Even if the dead are not spatially attached to communities or families - since ancestors are able to be called upon remote from where they lived and by their descendants around the world - we can still recognize concepts related to space and location tied to the dead. In many ancient, medieval and early modern forms of necromancy, the grave of the dead person is significant. In contemporary magic, dirt from a grave can connect us with the power of the inhabitant of that grave. The spot where a person died, or the space where they lived the bulk of their life, or a place with an important emotional connection to them, can all be powerful places for calling or connecting with the dead. Remains of the dead, or possessions associated with them also have a usefulness in contacting the dead.

          Spirits don't seem completely bound by time or space or physical concerns, they can be contact throughout the world and more than one person can be in contact with them at once. Time and space still matter though. If time made no difference we could contact ancestors who haven't been born yet. We've addressed several examples where space and time seem to come into play. But for those who exist in a manner which seems to not be limited by our physical experience of space and time, how do we map out the impacts of physical points of reference?

          If we consider all the elements we have discussed, they seem to be about relationship and experience rather than the spirit world having a shape that relates it to space and time in the way our physical reality does. If we consider the spirit world to be shaped by the experiences of spirits and their relationship to other spirits, including embodied spirits, and their relationship to their own histories, then all of this starts falling together. Their relationship to time connects to the spirits who rule particular hours and days, it connects to the experience of time that the spirits they are connecting with - both embodied and disembodied - are engaging. Connections to particular physical sites, or items, or remains, then connect to history, experience, relationship and sentiment rather than to purely where a physical location sits on the map. Spirits move with people not just by getting on the boat as people journey to a new land, but by traveling along pathways of cultural connection and the portability of community bonds.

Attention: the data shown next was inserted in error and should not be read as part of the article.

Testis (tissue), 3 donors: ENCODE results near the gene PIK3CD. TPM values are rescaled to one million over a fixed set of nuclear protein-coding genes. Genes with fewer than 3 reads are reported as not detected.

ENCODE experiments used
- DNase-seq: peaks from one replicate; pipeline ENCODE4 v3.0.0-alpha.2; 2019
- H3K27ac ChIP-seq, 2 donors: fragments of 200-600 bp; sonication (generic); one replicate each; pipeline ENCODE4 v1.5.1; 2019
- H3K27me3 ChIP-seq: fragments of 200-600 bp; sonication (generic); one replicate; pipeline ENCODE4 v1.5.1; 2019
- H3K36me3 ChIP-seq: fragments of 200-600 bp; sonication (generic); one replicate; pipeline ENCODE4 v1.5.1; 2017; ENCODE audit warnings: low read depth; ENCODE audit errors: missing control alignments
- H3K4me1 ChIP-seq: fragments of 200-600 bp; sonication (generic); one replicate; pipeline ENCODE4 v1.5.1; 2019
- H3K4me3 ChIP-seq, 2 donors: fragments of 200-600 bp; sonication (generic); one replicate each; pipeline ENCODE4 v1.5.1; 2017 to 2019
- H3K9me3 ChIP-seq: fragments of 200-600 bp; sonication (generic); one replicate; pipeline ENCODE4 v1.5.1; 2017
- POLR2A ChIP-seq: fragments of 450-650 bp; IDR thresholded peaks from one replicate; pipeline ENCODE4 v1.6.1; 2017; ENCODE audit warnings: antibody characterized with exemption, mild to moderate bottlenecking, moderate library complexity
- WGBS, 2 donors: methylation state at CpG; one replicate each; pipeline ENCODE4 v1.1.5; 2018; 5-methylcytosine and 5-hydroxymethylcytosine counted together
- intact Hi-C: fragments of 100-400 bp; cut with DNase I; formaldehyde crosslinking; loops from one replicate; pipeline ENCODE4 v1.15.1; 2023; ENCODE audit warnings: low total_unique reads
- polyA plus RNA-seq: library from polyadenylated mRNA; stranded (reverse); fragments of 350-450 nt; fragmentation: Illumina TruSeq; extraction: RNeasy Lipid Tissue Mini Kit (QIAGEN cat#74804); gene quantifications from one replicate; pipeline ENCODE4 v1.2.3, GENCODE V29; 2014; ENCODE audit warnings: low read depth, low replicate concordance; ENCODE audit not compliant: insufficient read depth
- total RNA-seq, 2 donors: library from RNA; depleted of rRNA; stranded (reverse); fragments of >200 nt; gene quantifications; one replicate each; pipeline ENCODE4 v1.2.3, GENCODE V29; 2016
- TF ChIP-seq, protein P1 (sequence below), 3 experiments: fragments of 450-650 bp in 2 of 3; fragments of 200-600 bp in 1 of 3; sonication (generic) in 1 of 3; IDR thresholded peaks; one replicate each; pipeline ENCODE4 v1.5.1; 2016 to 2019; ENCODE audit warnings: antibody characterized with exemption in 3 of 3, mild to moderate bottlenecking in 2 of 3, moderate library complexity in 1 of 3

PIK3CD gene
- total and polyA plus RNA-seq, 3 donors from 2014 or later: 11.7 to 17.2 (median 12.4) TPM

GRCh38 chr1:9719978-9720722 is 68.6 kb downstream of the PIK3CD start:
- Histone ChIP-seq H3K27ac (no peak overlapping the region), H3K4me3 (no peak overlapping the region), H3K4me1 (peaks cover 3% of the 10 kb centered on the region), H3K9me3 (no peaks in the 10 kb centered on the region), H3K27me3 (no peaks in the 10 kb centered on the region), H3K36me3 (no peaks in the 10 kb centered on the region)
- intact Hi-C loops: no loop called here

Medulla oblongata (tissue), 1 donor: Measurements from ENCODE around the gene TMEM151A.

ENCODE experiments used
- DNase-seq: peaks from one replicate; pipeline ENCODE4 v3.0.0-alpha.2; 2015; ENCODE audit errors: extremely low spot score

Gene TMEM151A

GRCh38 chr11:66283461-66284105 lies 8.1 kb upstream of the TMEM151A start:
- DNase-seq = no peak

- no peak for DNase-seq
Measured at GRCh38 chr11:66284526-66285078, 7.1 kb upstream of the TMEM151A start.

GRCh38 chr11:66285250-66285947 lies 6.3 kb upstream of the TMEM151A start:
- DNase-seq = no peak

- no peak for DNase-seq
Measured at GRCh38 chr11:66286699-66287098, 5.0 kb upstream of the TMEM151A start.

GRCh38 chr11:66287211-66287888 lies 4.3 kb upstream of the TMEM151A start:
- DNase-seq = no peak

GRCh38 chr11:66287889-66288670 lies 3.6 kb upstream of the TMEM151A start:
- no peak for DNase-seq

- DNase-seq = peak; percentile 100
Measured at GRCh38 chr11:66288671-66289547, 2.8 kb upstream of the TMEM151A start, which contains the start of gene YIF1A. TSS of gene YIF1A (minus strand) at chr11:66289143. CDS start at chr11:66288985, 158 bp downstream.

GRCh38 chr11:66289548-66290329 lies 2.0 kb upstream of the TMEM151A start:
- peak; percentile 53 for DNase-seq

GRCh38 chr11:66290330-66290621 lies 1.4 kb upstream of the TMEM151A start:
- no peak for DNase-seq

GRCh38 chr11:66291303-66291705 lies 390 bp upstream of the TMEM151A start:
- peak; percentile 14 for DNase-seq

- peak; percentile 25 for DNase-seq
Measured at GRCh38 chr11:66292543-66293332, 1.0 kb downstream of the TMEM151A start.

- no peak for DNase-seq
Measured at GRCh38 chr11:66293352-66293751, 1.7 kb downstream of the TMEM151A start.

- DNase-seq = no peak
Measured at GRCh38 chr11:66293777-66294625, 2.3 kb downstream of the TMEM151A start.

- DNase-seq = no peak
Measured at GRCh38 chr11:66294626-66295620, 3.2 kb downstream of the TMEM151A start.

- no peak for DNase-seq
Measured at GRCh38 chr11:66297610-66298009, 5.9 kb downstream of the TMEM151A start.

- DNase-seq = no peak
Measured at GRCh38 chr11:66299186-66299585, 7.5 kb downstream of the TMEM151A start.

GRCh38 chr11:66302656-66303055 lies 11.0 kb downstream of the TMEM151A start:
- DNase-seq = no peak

It's more abstract than thinking of time and place as being about the physical picture we draw on a map or the physical ticking of the clock. Rather time relates to how experiences play together and feed into each other. Time relates to our awareness of the juxtaposition of activities. Place relates to things we've touched, people we're bonded to, spots where we've walked, objects which share the nature of those people and places. What have we left our marks on, what's left its mark on us, who have we entangled with? We can think of these not just as building a mental picture of connections but as shaping a fluid sort of fabric of being. Like vast objects moving through space warping and re-warping the gravitational field, the shape of non-physical existence can be a multi-phased ever shifting series of interactions and connections allowing multiple moments, spaces, and relationships to overlap because they're parsed based upon experience rather than based on a linear synchronous limit.

          In such a world, spirits can move on quickly, be accessed indefinitely, and strengthened by memory and interaction. Spirits can powerfully reside in a given space and appear in other places which share connections to that space or the people of that space. Spirits can operate when they choose but may have more powerful times for operation, and those times might be accessed based on the experience of the person approaching the spirit rather than the spirit and the person experiencing those times in synchronous correspondence. Direction can be important, because direction is relational, and since we see spirits tied to directions without some ultimate residence that becomes the cardinal defining limit of that direction, the concept of direction only ever exists as a relational origin rather than a localized origin. In other words, you will never be so far west that the king of the west stops being west of you.

          Off the cuff, these concepts can kind of seem like "well, yeah, I guess that's obvious," and to a degree they might be. They're still very different from how we tend to approach the ideas of space, time, contact, and interconnectivity. They imply that connection causes shared space, shared time, and conditions of being in contact that remain in a fashion such that they can be engaged or not engaged without having to redefine physical space but adjust the nature and shape of spiritual space.